On May 30, a rocket sent astronauts into orbit, headed toward the International Space Station (ISS). It's the kind of thing that we accept as routine, right? Astronauts are always going up and coming down from the space station every few months. Business as usual.
But this launch was different. And it was most certainly not business as usual. When the two astronauts—Bob Behnken and Doug Hurley—on board Space X's Crew Dragon capsule docked with the ISS, they made history. And brought a huge part of the American space program back to, well, America.
Here is what changed yesterday.
Rockets from Russia
For decades, American astronauts were launched into space from American soil. But that came to a close in 2011, after NASA stopped using the Space Shuttle, the vehicle that launched rockets into space. It was getting too old and expensive to run. And the United States didn't have a replacement.
Instead, they turned to their former space rivals, now space partners—Russia.
Russia's Soyuz rockets became the new vehicles for sending astronauts to the ISS. The rockets launched from Kazakhstan, and they weren't cheap either. NASA paid $80 million a seat to send one of its astronauts into space!
Back in the USA
To solve the problem, NASA started its Commercial Crew program.
NASA used to control and produce all of their rockets and space vehicles. Commercial Crew asked private companies to build vehicles for NASA to use. Why?
One, it lowers costs for NASA. Someone else builds the vehicles, which then NASA pays to use.
Two, it creates competition to build the very best vehicle. In this case, the two biggest players have been Elon Musk's Space X and Boeing. Boeing's vehicle—called the Starliner—has met with some early failures.
But Space X has done much better. And last weekend, they proved it was ready to launch.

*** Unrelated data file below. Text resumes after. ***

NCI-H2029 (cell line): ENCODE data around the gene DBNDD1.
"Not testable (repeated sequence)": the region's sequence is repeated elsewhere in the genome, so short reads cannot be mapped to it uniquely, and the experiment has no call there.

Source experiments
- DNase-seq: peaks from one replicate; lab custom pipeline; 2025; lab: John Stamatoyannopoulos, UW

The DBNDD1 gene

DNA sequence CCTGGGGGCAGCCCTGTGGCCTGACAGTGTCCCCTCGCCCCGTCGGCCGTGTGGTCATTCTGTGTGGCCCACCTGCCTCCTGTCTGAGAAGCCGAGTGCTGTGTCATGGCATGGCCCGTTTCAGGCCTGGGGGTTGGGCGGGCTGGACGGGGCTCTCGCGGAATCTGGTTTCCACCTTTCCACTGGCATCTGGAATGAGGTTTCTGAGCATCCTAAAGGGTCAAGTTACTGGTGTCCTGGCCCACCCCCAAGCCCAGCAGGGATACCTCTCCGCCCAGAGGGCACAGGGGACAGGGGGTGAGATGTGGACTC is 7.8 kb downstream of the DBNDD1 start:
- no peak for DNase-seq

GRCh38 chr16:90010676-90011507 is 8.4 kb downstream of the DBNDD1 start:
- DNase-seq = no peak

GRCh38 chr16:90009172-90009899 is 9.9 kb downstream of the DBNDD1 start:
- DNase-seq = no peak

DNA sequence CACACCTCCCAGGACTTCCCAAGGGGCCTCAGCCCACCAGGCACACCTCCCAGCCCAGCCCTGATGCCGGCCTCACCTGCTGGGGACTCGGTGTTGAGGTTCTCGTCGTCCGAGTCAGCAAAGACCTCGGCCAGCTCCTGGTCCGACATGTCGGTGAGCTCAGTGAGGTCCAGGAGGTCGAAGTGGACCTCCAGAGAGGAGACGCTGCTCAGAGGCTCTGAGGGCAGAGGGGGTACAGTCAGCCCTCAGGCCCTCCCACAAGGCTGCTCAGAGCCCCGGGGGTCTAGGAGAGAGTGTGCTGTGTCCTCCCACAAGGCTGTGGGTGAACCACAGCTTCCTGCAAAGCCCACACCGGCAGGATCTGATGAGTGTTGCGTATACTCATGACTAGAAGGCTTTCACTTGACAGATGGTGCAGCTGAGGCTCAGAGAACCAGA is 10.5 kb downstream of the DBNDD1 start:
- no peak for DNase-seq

Enter the Crew Dragon
For years, Space X's Cargo Dragon has been delivering goods to the ISS. But it was just cargo. The Crew Dragon was their first vehicle to send humans into space.
From the outside, it looks similar to the capsule of the past. But inside, it is state-of-the-art—touch screens, climate control, a toilet, and even specially designed suits. And much like the self-driving cars of Tesla (the auto company also owned by Elon Musk), the Crew Dragon uses cameras and other sensors to dock with ISS all by itself.
If you missed it, you can watch it dock in the video below.
Future of space travel
A lot of people were excited about yesterday's launch. It means that America no longer needs to depend on the Soyuz. It will also potentially mean new jobs for people who live in the US. But there's another interesting wrinkle.
Before, national space agencies like NASA or the Canadian Space Agency (CSA) completely controlled space flight. The only way to go to space was to become an astronaut. But companies like Space X and Boeing want to do more than just send astronauts into space.
They want to sell tickets to members of the public so that they can experience space travel, too.
Space X is building Starship, which is made for just that. If this ever happens, you can bet that those tickets will be very, very expensive. But it would be a huge change to how humans go to space.
And yesterday's successful launch made sending everyday citizens into orbit that little bit closer to being a reality.